Developers need to get used to communicating with customers in a way they can understand via various channels of communication including social media. They may need to talk more quickly – since developers are often used to explaining things slowly using charts and diagrams. What’s required when talking to end customers is a more direct, faster manner of communication.
5. New hires get a great head start
When onboarding new employees, learning how to interact with your customers and handle their concerns is a great introduction to understanding your products. Not to mention how your company operates.
Without the customer perspective, it’s hard to understand all the use cases around products. It’s also an effective way of getting developers up to speed with the impact of development decisions, and software design. As well as giving them a high level view of the product roadmap.
Developers can’t spend the majority of their time providing customer support. They need to allocate most of their time to coding without interruption. But it’s possible to assign developers a few hours a week supporting the customers that buy and use the products they develop.
Once support tasks become a natural part of the working day or week, developers will benefit by becoming better at their jobs.
By placing developers on the front lines of customer support you’re creating opportunities to build customer loyalty as well as improve the developers’ technical skills. Developers can, for example, learn how to screen share in order to show customers a sequence of practical steps or a diagram of the product.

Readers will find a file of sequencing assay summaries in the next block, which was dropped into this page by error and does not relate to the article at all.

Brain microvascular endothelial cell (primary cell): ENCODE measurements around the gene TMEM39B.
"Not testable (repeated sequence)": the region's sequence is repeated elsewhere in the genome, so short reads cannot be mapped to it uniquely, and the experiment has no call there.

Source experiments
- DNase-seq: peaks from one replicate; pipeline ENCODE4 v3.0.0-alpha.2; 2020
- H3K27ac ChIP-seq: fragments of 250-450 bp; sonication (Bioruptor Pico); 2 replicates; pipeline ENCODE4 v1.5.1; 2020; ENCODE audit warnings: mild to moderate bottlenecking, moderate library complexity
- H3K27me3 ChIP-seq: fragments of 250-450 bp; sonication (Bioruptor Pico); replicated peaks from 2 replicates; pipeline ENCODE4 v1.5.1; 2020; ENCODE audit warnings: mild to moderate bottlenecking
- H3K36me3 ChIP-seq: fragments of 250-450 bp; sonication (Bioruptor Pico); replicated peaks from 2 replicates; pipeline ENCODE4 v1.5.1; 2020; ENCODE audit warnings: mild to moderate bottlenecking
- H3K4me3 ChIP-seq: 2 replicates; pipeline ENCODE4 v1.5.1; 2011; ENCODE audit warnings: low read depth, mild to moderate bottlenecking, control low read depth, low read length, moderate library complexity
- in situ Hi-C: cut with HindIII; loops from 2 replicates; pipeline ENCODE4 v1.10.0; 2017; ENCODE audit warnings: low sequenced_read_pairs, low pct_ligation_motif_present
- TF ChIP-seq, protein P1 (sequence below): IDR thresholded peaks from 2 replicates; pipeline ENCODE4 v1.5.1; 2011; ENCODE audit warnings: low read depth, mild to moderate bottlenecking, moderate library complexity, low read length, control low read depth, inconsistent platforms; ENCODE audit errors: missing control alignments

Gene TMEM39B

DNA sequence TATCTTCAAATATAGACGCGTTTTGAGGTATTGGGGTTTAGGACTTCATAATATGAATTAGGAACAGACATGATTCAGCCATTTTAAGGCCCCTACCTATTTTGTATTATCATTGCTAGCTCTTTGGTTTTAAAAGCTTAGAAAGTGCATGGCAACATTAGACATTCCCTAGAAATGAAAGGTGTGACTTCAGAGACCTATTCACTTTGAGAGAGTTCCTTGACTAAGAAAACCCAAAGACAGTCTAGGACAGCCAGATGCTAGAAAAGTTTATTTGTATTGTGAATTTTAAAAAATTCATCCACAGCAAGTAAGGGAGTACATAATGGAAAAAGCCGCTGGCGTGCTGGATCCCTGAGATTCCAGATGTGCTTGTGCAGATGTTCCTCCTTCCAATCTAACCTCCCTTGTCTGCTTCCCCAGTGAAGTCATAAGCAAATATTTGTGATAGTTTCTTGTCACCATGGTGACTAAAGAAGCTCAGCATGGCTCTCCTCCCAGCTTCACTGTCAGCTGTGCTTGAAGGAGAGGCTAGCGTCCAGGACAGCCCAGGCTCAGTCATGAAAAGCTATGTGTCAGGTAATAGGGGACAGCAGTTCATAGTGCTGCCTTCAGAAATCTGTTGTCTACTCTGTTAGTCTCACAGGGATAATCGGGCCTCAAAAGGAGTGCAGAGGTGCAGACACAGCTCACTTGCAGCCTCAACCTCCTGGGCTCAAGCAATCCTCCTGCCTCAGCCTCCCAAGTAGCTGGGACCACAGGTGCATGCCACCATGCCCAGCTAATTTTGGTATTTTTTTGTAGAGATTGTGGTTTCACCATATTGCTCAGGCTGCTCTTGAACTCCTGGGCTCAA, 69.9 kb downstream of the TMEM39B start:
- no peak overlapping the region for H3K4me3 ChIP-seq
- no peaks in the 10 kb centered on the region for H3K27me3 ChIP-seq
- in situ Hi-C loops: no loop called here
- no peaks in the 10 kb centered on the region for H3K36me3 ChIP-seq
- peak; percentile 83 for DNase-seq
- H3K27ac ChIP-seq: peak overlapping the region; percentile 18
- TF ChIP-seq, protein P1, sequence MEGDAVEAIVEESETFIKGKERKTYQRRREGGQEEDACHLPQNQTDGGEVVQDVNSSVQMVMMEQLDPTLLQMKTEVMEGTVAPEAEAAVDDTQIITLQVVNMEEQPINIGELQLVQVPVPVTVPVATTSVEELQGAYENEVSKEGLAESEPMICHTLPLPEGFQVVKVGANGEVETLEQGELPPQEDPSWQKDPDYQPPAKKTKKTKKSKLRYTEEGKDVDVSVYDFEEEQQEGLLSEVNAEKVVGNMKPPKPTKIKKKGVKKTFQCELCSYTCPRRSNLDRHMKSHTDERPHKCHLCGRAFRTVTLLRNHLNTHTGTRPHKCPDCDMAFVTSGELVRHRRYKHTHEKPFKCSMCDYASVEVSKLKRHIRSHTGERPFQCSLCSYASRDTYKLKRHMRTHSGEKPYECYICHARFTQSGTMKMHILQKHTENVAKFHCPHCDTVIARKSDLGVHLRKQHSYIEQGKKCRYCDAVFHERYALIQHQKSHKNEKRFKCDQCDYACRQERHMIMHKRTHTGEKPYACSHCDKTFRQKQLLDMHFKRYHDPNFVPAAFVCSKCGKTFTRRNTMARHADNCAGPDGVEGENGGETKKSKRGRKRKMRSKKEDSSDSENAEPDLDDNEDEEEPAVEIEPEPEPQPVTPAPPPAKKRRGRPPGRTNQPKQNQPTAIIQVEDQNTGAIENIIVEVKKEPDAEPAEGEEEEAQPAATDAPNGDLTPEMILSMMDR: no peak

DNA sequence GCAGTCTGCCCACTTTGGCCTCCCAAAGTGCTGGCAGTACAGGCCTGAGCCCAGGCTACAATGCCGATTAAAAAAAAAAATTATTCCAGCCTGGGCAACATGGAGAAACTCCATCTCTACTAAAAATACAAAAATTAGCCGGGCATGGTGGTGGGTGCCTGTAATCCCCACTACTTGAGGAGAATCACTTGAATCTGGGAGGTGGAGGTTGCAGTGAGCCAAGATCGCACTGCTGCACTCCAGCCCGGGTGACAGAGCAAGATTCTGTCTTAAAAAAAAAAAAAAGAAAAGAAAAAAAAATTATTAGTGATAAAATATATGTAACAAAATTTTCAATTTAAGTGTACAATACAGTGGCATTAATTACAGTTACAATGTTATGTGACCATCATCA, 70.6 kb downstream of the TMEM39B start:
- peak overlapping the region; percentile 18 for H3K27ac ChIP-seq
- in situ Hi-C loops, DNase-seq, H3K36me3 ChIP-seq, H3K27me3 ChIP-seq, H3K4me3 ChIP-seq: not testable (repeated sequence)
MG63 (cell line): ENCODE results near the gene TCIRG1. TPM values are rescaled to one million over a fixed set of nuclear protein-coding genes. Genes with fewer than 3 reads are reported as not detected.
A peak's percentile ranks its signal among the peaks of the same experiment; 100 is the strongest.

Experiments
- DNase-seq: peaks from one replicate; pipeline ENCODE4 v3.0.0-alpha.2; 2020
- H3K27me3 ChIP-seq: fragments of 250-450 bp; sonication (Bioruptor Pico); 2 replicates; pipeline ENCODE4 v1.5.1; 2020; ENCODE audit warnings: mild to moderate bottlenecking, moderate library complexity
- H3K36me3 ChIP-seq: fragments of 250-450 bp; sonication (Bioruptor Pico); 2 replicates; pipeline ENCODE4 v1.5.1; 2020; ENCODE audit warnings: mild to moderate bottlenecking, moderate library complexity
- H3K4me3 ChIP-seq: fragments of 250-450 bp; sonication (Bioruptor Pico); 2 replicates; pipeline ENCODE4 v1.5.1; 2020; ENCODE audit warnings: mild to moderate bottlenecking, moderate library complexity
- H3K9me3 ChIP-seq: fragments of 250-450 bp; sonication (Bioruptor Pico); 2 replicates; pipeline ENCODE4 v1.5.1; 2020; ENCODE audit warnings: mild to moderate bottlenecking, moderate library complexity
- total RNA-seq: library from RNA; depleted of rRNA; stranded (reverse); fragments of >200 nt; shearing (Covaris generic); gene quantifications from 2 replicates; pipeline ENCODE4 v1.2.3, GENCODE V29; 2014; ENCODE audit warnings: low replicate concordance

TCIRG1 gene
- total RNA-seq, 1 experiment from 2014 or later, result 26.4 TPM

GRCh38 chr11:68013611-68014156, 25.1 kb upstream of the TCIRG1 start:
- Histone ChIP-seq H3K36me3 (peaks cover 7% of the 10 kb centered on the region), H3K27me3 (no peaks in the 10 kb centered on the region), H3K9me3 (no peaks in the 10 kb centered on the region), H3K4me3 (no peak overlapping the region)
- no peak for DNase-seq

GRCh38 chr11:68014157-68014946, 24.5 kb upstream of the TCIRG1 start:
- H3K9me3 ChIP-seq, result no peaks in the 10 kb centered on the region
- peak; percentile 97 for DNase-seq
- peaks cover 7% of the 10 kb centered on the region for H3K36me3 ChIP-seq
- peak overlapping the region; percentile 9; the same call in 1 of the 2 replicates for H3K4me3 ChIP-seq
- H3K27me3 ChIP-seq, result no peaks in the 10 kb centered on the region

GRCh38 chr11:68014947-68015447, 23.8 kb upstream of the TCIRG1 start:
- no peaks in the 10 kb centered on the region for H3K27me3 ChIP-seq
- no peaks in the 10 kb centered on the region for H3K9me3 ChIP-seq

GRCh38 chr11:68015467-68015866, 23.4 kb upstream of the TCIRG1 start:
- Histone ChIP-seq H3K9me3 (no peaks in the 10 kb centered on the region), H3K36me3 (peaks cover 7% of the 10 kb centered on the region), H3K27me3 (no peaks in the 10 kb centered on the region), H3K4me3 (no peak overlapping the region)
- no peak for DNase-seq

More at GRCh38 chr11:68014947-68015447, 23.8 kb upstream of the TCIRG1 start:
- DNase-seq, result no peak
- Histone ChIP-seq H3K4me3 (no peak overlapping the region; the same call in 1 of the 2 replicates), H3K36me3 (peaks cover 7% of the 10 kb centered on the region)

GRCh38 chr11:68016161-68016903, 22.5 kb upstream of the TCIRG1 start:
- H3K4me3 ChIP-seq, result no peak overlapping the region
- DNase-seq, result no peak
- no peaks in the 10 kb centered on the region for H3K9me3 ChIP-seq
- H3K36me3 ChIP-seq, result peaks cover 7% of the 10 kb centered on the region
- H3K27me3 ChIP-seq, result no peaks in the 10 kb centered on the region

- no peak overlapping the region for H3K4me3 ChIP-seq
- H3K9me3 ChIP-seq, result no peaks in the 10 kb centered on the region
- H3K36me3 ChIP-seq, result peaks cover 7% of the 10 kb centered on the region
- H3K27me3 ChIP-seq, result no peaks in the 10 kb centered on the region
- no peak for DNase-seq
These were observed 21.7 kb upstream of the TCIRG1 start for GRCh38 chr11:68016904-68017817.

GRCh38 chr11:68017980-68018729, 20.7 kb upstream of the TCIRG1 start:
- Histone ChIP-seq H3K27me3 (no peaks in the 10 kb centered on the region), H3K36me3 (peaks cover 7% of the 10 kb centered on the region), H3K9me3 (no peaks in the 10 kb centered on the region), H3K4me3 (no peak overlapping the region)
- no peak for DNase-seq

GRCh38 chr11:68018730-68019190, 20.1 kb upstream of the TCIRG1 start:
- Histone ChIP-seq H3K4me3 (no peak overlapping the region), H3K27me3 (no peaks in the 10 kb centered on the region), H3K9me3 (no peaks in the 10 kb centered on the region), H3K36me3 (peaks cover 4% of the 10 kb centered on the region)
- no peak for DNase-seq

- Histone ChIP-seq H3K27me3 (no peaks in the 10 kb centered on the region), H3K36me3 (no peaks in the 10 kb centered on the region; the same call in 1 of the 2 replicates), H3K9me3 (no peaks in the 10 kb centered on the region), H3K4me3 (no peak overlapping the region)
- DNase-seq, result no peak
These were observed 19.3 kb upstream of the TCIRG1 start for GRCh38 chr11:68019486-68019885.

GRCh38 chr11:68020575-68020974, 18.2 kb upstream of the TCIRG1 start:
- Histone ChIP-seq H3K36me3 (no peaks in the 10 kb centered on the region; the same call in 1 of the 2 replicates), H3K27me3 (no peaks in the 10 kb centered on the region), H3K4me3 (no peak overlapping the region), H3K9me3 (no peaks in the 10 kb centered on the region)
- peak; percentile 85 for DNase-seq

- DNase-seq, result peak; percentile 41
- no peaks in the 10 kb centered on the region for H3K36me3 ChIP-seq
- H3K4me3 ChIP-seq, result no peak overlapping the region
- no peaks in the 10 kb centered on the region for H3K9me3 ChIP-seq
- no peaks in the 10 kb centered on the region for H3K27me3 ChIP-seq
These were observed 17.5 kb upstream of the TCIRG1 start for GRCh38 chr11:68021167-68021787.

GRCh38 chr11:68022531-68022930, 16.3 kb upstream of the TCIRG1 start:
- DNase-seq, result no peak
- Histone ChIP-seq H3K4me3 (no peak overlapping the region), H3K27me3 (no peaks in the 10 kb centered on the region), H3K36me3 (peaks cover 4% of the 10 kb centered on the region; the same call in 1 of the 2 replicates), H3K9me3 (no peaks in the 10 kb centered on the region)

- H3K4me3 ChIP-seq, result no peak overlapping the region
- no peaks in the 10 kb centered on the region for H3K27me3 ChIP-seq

And what developers learn about your products can be fed back into the way those products are developed.
If you’re just starting out in terms of re-deploying members of the development team to a customer service role, it’s important to remember that they’re unused to being in a customer facing role.
Enlist developers to spend time with support staff for a day or two. That way, you won’t have untrained customer service facing developers on the frontline right away.
Once they’ve worked in the background helping with tricky issues, they will have picked up a few pointers on how to deal with customers. Then it could be time to let them speak to customers directly. As they become more proficient at providing customer support, you’ll see this is a ‘win-win’ situation for the company, your developers, and your customers.